But her husband was less successful, and in a move many thought an attempt to assuage his pride, he convinced Loos to write less and less so that they could travel.
While on a train bound for Chicago, Loos came up with the scenario that would prove her most lasting and successful contribution to American pop culture. Noticing all the male attention paid to actress and fellow traveler Mae Davis, especially by Loos’ friend H.L. Mencken, Loos later recalled:
“I watched her disorganize the behavior of every male passenger on board. I tried to puzzle out the reasons why. Obviously there was some radical difference between that girl and me, but what was it? We were both in the pristine years of youth. She was not outstanding as a beauty; we were, in fact, of about the same degree of comeliness; as to our mental acumen, there was nothing to discuss: I was smarter. Then why did that girl so outdistance me in allure? Why had she attracted one of the keenest minds of our era? Mencken liked me very much indeed, but in the matter of sex he preferred a witless blonde. The situation was palpably unjust but, as I thought it over, a light began to break through my subconscious; possibly the girl’s strength (like Samson’s) was rooted in her hair.”
She wrote a humorous sketch based upon the situation told from the point of view of a character she called Lorelei Lee and sent it to Mencken. He loved it, and suggested she send it to Harper’s Bazaar. They not only published her piece, but ordered more. Eventually they became the 1925 book Gentlemen Prefer Blondes: The Intimate Diary of a Professional Lady.
A perfect encapsulation of Jazz Age gold digging which many saw as a funnier version of The Great Gatsby (Edith Wharton praised the book as “the great American novel” while Time magazine complained it was written in “Moronese”), the book was a smash, selling out its first printing in two weeks and making Loos an international celebrity. Stage and screen adaptations followed, including both a 1928 film (now lost), and the much better known 1953 version starring Jane Russell and Marilyn Monroe.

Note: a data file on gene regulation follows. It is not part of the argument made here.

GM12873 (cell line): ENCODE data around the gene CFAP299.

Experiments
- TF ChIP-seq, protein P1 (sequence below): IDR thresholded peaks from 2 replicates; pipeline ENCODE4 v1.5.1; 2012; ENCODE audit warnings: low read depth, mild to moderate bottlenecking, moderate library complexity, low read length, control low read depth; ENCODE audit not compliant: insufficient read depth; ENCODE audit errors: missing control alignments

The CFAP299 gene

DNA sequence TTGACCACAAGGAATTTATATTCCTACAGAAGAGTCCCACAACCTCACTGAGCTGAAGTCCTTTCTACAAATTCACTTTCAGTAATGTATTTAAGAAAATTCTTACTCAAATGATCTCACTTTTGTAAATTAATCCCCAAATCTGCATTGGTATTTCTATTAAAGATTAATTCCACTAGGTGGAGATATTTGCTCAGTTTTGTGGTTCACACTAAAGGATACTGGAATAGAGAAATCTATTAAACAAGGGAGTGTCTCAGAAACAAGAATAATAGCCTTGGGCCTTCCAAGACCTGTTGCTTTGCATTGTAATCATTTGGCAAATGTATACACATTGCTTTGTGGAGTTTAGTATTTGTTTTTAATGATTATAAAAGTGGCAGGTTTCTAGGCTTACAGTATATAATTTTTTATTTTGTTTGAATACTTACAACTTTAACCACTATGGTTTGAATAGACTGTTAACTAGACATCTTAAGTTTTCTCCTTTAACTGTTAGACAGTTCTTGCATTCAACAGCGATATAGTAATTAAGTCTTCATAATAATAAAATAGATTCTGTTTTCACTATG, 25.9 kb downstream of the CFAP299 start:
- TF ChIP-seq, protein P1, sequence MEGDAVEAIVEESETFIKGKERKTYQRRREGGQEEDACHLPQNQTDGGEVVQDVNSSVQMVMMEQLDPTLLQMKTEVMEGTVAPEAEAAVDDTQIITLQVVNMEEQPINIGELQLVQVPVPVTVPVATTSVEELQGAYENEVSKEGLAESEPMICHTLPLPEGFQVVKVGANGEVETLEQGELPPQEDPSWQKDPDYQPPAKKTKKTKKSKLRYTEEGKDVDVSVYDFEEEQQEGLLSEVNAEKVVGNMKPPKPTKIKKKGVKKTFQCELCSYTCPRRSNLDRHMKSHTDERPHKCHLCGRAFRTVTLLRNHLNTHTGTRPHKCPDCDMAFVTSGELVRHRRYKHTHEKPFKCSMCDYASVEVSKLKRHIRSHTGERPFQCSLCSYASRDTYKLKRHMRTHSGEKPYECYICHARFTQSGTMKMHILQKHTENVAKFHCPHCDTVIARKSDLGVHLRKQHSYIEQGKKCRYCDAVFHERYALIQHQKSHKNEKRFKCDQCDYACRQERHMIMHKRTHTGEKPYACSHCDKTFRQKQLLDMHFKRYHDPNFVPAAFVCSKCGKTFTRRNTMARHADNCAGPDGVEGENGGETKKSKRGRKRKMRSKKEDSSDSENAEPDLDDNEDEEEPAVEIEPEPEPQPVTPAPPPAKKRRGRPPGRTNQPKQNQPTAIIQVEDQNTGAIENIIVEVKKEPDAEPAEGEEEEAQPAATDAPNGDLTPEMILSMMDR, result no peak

Loos' husband did not take her success well, having bouts of hypochondria (largely seen as a bid for attention) and persuading her to give up her writing career for a time following the completion of a sequel, Gentlemen Marry Brunettes. He would eventually be checked into a sanitarium.
Loos returned to Hollywood, penning the scripts for Irving Thalberg at MGM for $1,000 a week, and later signing a contract at United Artists for five times that amount – quite a difference from the days of penning $25 silent scenarios.
Though it paid better, the work itself was frustrating, as Loos had little respect for most of the producers then running Hollywood and few of her works were as successful as in her heyday. A notable exception was 1939’s The Women, directed by George Cukor.
The Women was remade in 2008 – more than 25 years after Anita Loos’ death at age 93 – proving the work of one of the great screenwriters in early cinema still relevant today.